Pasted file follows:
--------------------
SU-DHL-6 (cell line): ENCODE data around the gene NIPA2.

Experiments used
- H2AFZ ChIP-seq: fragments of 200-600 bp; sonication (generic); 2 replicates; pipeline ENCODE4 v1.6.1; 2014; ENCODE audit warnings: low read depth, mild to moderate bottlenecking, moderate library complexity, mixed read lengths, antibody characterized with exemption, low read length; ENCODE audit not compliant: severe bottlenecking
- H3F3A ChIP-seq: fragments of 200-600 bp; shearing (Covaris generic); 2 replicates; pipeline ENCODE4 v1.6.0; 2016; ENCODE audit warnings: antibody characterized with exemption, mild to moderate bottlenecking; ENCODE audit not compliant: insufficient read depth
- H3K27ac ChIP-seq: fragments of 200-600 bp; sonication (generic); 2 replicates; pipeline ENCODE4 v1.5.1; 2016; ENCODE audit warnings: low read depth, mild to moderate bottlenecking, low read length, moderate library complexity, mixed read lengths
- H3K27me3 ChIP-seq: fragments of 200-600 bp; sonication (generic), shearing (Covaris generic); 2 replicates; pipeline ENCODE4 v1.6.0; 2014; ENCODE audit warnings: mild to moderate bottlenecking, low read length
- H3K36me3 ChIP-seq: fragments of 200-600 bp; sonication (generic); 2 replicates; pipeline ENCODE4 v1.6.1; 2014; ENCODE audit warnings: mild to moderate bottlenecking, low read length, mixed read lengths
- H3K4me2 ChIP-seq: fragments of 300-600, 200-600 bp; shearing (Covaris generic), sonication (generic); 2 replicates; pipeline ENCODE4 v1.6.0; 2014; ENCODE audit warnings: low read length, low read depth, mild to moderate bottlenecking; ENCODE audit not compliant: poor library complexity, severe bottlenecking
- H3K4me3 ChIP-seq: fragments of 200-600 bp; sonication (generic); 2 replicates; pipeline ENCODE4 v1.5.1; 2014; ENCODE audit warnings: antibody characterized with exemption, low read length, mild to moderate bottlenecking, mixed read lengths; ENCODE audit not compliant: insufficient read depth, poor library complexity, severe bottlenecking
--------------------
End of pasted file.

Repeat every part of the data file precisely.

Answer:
SU-DHL-6 (cell line): ENCODE data around the gene NIPA2.

Experiments used
- H2AFZ ChIP-seq: fragments of 200-600 bp; sonication (generic); 2 replicates; pipeline ENCODE4 v1.6.1; 2014; ENCODE audit warnings: low read depth, mild to moderate bottlenecking, moderate library complexity, mixed read lengths, antibody characterized with exemption, low read length; ENCODE audit not compliant: severe bottlenecking
- H3F3A ChIP-seq: fragments of 200-600 bp; shearing (Covaris generic); 2 replicates; pipeline ENCODE4 v1.6.0; 2016; ENCODE audit warnings: antibody characterized with exemption, mild to moderate bottlenecking; ENCODE audit not compliant: insufficient read depth
- H3K27ac ChIP-seq: fragments of 200-600 bp; sonication (generic); 2 replicates; pipeline ENCODE4 v1.5.1; 2016; ENCODE audit warnings: low read depth, mild to moderate bottlenecking, low read length, moderate library complexity, mixed read lengths
- H3K27me3 ChIP-seq: fragments of 200-600 bp; sonication (generic), shearing (Covaris generic); 2 replicates; pipeline ENCODE4 v1.6.0; 2014; ENCODE audit warnings: mild to moderate bottlenecking, low read length
- H3K36me3 ChIP-seq: fragments of 200-600 bp; sonication (generic); 2 replicates; pipeline ENCODE4 v1.6.1; 2014; ENCODE audit warnings: mild to moderate bottlenecking, low read length, mixed read lengths
- H3K4me2 ChIP-seq: fragments of 300-600, 200-600 bp; shearing (Covaris generic), sonication (generic); 2 replicates; pipeline ENCODE4 v1.6.0; 2014; ENCODE audit warnings: low read length, low read depth, mild to moderate bottlenecking; ENCODE audit not compliant: poor library complexity, severe bottlenecking
- H3K4me3 ChIP-seq: fragments of 200-600 bp; sonication (generic); 2 replicates; pipeline ENCODE4 v1.5.1; 2014; ENCODE audit warnings: antibody characterized with exemption, low read length, mild to moderate bottlenecking, mixed read lengths; ENCODE audit not compliant: insufficient read depth, poor library complexity, severe bottlenecking